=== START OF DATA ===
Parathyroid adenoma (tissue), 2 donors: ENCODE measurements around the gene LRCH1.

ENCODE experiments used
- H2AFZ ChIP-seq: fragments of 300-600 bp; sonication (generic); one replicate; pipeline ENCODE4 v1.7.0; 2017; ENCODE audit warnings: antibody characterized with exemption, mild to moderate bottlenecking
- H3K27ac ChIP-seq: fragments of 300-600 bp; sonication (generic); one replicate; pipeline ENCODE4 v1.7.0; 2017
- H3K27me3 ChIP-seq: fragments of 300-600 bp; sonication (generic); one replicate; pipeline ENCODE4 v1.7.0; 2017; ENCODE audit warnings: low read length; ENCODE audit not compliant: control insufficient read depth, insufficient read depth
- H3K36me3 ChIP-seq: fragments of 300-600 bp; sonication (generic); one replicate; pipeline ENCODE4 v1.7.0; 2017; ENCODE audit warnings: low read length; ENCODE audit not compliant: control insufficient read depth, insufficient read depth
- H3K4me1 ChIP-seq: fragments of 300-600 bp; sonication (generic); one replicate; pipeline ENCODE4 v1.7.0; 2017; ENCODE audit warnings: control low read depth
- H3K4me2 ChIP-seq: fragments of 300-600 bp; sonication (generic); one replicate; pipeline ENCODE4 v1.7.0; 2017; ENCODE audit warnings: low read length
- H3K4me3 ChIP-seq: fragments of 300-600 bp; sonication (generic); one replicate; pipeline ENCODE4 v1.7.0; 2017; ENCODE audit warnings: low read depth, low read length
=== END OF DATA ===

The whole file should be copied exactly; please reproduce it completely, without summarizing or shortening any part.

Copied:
Parathyroid adenoma (tissue), 2 donors: ENCODE measurements around the gene LRCH1.

ENCODE experiments used
- H2AFZ ChIP-seq: fragments of 300-600 bp; sonication (generic); one replicate; pipeline ENCODE4 v1.7.0; 2017; ENCODE audit warnings: antibody characterized with exemption, mild to moderate bottlenecking
- H3K27ac ChIP-seq: fragments of 300-600 bp; sonication (generic); one replicate; pipeline ENCODE4 v1.7.0; 2017
- H3K27me3 ChIP-seq: fragments of 300-600 bp; sonication (generic); one replicate; pipeline ENCODE4 v1.7.0; 2017; ENCODE audit warnings: low read length; ENCODE audit not compliant: control insufficient read depth, insufficient read depth
- H3K36me3 ChIP-seq: fragments of 300-600 bp; sonication (generic); one replicate; pipeline ENCODE4 v1.7.0; 2017; ENCODE audit warnings: low read length; ENCODE audit not compliant: control insufficient read depth, insufficient read depth
- H3K4me1 ChIP-seq: fragments of 300-600 bp; sonication (generic); one replicate; pipeline ENCODE4 v1.7.0; 2017; ENCODE audit warnings: control low read depth
- H3K4me2 ChIP-seq: fragments of 300-600 bp; sonication (generic); one replicate; pipeline ENCODE4 v1.7.0; 2017; ENCODE audit warnings: low read length
- H3K4me3 ChIP-seq: fragments of 300-600 bp; sonication (generic); one replicate; pipeline ENCODE4 v1.7.0; 2017; ENCODE audit warnings: low read depth, low read length